March 2000

so you’re having a breakdown
so you’re losing the fight
so you’re having a breakdown
and I’m driving and crying
unravelled and flying
I’m coming to your breakdown tonight

Melissa Etheridge, Breakdown

So I had a breakdown. Not one of my finest moments, but a breakdown nonetheless.

Some time a few weeks ago, probably late January as exams were finishing, I just started to get into a really down mood. I feel like over the past four or five months since the summer, I have been constantly redefining myself, changing to suit situations that arise, and basically losing a sense of myself. Whoever that person is, that is me, I can no longer tell.

It all came together over the span of one weekend. I broke down crying in front of two of my best friends, one straight (let’s call him Rane), and one gay (I’ll call him Patrick). The straight one, well that was the Friday night, when I was over at his house along with two other friends. We were all sitting around playing board games, and generally having a decent time, when I just lost it and didn’t want to talk anymore.

I got up suddenly and left his house. I started on the drive home, and I could feel tears streaming down my eyes. I knew it would be useless to try and get all the way home, as the 20-minute drive was too much for me in that state, so I turned right around and came back. I patiently waited until everyone else left, until I finally just completely lost it and told Rane everything that felt wrong with my life.

I have lost a lot of self-confidence over the span of a year. Some time last spring, I met a wonderful guy that I had a little crush on. The saga continued well into the summer, when I actually did date him, and a series of events occurred that ultimately left me with a broken heart, and an ex-boyfriend who didn’t want to talk to me anymore. I got into this whole kick about trying to become a more forgiving person, and less judgmental. In fact, every time something happened since then that made me feel bad, I tried to solve it, not by addressing the problem, but by changing myself to suit it.

I woke up one morning in the dead wintertime and it all dawned on me. Because of whatever I went through, I have been having trouble coming to terms with who I am, and in the midst of this whole identity crisis, I have become selfish, difficult to be around, and just not a very likeable person. That is, to anyone who doesn’t know me too well.

As for Patrick, the gay one, well that’s another story altogether. I saw him the same weekend, the next day. We met up in mid-afternoon and were together until the evening; we shared a lot of secrets, advice, and he just generally made me feel better. That was until later in the night when some of his other friends showed up out of the blue. We all wound up suddenly hanging out, and I began to lose myself a little, because I didn’t come out expecting to be with half a dozen people; I came to talk with my friend and nothing more. But he managed to cheer me up, and I got on with my evening and had fun.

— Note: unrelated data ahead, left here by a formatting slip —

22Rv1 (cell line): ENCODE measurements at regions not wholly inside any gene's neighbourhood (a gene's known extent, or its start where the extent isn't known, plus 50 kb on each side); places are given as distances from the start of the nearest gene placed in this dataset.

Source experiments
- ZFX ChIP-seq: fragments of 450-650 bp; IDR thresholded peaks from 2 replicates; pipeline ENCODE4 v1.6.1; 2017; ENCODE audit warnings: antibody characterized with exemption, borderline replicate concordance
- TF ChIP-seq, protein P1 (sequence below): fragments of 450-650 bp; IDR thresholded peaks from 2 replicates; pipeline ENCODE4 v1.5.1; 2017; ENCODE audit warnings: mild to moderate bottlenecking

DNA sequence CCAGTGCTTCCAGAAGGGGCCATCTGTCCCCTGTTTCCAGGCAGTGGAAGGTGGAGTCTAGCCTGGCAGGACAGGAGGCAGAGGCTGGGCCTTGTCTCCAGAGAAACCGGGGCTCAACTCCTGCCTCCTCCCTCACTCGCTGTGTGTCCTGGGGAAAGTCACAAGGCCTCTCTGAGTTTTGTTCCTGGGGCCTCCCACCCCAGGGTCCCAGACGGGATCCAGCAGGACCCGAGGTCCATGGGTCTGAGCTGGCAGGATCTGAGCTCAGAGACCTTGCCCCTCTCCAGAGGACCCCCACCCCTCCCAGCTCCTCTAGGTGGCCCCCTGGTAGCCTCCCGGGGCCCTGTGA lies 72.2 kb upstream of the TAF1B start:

Still, the breakdown is far from over. It keeps coming back to haunt me. And after getting to know Patrick better, I started to develop a little crush on him. Which brings me to last night. You see, there are other complicating circumstances between me and Patrick, and to reveal them would make it much too obvious who his identity is, for anyone reading this who knows me. So I can’t really say. But I knew that if anyone really knew that I liked him I would be made to feel ridiculous.

Well, I was at a dance last night (called the Homo Hop — a dance run by the U of T for gay youth, anyone who wants info, e-mail me), and as the hours passed I kind of got depressed by the whole Valentine’s theme, and I started thinking a lot about Patrick. He didn’t really notice for a while that I was starting to act antisocial, until he saw me from the dance floor and I just walked away bitterly. So fortunately, he got up and chased me around until he found me. I looked at him in the eyes, and I had to look away, because every time I saw him, I got too nervous to talk. But, in that wonderful Patrick kind of way, he cheered me up anyway and I managed to tell him exactly what was on my mind.

He wasn’t very surprised, but as one could expect, he couldn’t really express any interest in return, because of the Complicating Circumstance. He was quick to tell me how much of a good friend I had become, and so forth, but alas, on the front of actual affection, he had none to show in return. Rejected, as usual.

So a night that began fun slowly went downhill. And right now, I’m sitting writing this the day before Valentine’s Day, possibly on the verge of tears. I always wonder if my whole situation is just a cruel trick of someone’s.

I guess I have an obligation to mention something cheerful so that you, my reader, does not get totally and completely depressed. Whatever stress I poured into my late-January final exams, they paid off, because I finished with a 98 in Physics and Chemistry, and 100 in Computers. At least it feels like a little compensation for the rest of my life being so tentative lately.

Have a good month of March.


Charles is a Grade 12 student in the area of Toronto. He is academic, sings bass in a choir, and enjoys thoughtful conversations. He also really likes hearing from anyone who might have read his column.

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